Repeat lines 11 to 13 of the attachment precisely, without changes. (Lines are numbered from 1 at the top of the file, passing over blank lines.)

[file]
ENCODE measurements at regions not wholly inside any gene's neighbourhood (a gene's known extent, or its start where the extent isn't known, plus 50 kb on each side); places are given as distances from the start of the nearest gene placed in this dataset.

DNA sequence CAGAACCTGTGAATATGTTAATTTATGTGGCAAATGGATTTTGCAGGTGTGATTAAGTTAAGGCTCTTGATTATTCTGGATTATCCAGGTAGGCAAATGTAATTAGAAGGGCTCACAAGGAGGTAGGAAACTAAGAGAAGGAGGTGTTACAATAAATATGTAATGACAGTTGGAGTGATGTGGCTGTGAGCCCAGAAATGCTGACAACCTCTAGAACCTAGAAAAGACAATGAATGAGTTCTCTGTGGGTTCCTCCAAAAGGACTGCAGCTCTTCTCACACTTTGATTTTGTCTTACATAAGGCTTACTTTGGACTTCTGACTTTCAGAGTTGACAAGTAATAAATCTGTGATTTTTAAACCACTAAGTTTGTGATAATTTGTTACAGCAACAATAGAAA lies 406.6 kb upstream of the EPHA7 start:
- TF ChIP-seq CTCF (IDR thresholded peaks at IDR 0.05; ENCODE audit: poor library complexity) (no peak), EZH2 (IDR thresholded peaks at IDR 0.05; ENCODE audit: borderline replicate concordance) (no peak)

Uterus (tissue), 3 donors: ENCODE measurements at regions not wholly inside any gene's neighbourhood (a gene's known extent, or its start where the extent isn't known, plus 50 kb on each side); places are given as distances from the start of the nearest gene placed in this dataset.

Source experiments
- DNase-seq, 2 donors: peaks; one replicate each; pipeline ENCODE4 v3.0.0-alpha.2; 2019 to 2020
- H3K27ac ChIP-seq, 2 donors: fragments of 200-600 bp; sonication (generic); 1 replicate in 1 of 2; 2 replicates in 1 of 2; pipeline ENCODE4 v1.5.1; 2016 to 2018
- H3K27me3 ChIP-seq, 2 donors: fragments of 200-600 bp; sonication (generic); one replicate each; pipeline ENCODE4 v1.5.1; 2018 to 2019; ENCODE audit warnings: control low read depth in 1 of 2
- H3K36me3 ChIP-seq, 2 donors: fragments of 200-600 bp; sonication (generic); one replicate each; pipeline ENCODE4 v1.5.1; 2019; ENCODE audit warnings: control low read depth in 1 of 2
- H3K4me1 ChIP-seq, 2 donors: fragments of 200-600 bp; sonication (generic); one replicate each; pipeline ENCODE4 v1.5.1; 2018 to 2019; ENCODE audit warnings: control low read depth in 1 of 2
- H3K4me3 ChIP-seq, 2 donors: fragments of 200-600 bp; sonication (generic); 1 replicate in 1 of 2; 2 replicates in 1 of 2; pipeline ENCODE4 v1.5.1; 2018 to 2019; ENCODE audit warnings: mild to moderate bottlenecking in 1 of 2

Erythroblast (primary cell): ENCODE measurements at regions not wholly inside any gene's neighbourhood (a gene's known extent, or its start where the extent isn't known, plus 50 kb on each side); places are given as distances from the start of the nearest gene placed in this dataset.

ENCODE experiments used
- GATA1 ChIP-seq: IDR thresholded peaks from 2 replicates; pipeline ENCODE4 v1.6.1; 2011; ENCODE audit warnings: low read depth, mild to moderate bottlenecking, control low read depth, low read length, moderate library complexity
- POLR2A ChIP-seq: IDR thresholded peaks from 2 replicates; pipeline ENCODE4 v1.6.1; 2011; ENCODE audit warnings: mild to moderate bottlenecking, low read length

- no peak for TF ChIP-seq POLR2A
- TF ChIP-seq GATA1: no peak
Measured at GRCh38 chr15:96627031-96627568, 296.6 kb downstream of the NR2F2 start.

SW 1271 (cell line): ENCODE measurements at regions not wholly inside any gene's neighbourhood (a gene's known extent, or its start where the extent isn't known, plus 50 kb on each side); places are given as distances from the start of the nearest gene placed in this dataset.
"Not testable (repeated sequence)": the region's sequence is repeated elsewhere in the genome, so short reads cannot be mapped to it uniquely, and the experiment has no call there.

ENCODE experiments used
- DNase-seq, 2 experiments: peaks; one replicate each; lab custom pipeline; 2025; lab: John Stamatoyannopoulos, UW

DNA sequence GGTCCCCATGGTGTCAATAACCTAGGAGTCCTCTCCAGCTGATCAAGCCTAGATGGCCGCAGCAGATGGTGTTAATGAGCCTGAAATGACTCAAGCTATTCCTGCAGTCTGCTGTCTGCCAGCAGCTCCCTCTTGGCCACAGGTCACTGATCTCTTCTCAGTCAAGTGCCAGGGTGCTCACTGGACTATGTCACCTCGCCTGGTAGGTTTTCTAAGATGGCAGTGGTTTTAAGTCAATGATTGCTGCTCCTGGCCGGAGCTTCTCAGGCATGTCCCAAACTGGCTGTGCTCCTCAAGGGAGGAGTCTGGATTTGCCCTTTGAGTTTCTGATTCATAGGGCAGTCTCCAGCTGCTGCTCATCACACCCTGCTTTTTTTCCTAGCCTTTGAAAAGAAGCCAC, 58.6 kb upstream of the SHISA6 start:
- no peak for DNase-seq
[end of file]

- H3K4me3 ChIP-seq, 2 donors: fragments of 200-600 bp; sonication (generic); 1 replicate in 1 of 2; 2 replicates in 1 of 2; pipeline ENCODE4 v1.5.1; 2018 to 2019; ENCODE audit warnings: mild to moderate bottlenecking in 1 of 2

Erythroblast (primary cell): ENCODE measurements at regions not wholly inside any gene's neighbourhood (a gene's known extent, or its start where the extent isn't known, plus 50 kb on each side); places are given as distances from the start of the nearest gene placed in this dataset.

ENCODE experiments used